Spokes that have become crooked from any cause are unfit for use, no matter how prime their quality. They can be straightened so as to appear all right, but they will go back to the original bend in a short time, and except for the filling of a gap, they might as well be out of the wheel. The springing of a spoke, unless by pressure, is due to the contraction of the grain on the concave side. If straightened, this grain is simply relaxed and weakened, while the grain on the convex side is as rigid as ever, and it will in a short time assume its former bend.

It is sometimes necessary to replace a broken spoke without removing the tireóa bad practice, but one that is excusable under certain circumstances. To do this, mortise out the broken tenon in the hub to the depth of half an inch, and about the same in the felloe tenon. In both cases the tenons on the spoke should bear upon the old tenon, otherwise the shoulders will crush in and the spoke will loosen. Fit the spoke carefully between the shoulders, and insert the felloe tenon. Protect the hub by a piece of thin band iron. Set the wheel upright and secure it in position with the face to the wall, or, what is better, in a position where one work-man can work on each side of the wheel. Construct a lever with an opening in the end to admit the spoke, and round the top a little, so that the lever will not bruise the felloe. Nick the underside of the lever, and make the fulcrum with a top end slightly wedge-shape, and the bottom end hollowed out, to bear upon the hub at the front band.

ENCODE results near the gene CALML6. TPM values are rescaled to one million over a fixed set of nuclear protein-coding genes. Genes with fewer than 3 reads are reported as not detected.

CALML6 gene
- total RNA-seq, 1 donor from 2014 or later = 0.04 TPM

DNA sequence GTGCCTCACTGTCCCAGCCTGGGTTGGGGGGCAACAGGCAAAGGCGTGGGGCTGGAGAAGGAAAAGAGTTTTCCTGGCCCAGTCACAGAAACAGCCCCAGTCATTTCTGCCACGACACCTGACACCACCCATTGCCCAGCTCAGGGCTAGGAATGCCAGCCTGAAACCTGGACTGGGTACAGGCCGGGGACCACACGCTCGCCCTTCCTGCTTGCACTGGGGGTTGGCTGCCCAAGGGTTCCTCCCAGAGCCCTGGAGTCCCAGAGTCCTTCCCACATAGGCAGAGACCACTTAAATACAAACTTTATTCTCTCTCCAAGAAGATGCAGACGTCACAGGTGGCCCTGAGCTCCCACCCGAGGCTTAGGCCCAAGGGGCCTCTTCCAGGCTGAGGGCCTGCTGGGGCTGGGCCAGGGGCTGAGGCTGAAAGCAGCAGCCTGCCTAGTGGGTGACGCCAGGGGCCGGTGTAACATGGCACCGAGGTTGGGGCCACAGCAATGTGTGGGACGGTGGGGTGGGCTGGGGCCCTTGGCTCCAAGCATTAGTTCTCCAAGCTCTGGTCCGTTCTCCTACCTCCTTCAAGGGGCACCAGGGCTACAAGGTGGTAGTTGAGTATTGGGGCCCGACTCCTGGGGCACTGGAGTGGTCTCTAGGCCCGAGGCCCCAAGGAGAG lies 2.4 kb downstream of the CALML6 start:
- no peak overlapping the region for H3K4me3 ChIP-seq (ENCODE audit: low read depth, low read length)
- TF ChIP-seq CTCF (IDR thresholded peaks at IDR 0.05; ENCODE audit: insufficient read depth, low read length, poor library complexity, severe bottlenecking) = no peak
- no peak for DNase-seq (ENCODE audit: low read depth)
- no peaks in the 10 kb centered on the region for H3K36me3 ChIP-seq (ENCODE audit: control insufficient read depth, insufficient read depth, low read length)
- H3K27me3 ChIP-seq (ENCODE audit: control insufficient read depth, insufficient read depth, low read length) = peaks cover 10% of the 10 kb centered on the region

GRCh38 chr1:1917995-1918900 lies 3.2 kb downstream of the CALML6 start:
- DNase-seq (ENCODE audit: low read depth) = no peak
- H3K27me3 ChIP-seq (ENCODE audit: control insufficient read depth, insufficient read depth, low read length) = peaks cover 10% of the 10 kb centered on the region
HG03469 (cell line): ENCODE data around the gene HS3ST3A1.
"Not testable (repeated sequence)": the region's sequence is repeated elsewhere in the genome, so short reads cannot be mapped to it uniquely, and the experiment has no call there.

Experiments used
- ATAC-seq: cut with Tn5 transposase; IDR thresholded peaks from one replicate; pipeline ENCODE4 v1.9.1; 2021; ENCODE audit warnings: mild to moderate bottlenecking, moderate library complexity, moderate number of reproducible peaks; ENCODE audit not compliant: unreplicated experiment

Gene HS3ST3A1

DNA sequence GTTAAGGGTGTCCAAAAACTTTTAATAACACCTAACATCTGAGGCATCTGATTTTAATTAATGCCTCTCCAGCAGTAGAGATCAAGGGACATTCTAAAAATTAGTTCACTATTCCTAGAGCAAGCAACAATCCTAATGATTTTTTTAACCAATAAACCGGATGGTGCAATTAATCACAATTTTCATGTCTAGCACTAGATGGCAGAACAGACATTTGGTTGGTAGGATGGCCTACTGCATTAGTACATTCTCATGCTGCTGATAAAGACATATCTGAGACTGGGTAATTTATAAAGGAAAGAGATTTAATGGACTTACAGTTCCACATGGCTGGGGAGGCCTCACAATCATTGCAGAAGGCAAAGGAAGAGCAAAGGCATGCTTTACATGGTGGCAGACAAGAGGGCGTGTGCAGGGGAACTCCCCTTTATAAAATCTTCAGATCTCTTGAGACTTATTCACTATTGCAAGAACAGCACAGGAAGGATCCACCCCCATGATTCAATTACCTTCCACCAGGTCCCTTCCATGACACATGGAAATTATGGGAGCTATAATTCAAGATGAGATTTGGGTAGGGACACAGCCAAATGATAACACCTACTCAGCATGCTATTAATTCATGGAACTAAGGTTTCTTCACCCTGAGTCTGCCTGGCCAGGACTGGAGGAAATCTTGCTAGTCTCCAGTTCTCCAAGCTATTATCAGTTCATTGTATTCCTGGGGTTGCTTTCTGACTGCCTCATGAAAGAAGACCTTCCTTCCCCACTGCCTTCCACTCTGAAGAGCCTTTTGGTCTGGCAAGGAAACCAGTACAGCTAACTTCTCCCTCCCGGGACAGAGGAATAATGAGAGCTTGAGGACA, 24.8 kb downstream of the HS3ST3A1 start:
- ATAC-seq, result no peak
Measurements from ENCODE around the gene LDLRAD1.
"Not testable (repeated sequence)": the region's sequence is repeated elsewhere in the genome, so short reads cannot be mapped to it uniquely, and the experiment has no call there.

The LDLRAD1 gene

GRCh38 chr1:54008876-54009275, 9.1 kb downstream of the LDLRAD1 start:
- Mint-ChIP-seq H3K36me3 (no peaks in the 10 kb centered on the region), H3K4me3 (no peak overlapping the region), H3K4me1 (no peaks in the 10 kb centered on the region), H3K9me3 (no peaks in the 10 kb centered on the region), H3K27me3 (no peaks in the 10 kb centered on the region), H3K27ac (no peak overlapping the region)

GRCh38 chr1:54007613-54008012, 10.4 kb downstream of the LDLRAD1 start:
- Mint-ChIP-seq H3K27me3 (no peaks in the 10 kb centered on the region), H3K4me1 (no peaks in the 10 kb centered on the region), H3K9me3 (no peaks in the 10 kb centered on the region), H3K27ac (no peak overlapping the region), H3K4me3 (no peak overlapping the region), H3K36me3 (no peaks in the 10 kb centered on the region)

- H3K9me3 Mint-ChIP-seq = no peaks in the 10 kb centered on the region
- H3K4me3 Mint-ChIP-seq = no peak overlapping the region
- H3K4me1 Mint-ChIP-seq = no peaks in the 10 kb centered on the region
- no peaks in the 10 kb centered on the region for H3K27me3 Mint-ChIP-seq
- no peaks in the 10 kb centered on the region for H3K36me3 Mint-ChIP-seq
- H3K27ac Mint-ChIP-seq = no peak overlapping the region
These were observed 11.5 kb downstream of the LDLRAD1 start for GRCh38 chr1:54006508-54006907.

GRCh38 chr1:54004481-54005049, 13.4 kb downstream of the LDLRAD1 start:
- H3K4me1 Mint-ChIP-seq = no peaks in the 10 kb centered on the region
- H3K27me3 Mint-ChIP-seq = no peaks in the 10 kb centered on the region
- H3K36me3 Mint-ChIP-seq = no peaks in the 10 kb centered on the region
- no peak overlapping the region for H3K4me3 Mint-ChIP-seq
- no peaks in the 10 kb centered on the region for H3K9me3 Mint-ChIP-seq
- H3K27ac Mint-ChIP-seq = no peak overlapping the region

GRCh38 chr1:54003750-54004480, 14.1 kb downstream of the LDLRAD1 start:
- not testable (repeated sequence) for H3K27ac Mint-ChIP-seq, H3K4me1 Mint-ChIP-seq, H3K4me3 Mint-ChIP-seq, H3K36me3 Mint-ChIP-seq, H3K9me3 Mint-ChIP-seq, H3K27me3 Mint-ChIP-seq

For carriage wheels the purchase need not be severe, but for heavy wheels a long lever is necessary. In all cases set the fulcrum nearly upright. When the weight is applied to the lever, the tire should be struck with a heavy hammer on each side, covering a space of two or three feet. This will assist in equalizing the strain, and will enable the workman to get one-half to three-quarters of an inch spring over the spoke. This amount of spring will admit the spoke, which the workman should enter from the back without bruising the hub. As soon as the spoke is in its place, release the lever, and set down the rim by quick, sharp but light blows upon the tire, over the entire half of the wheel where the new spoke was inserted. I do not favor this springing in of spokes, but it is much better to do this as a temporary expedient when the tire is firm and where the facilities for setting a tire properly are lacking, than to cut the tire and have it reset badly.óBy W. N. F.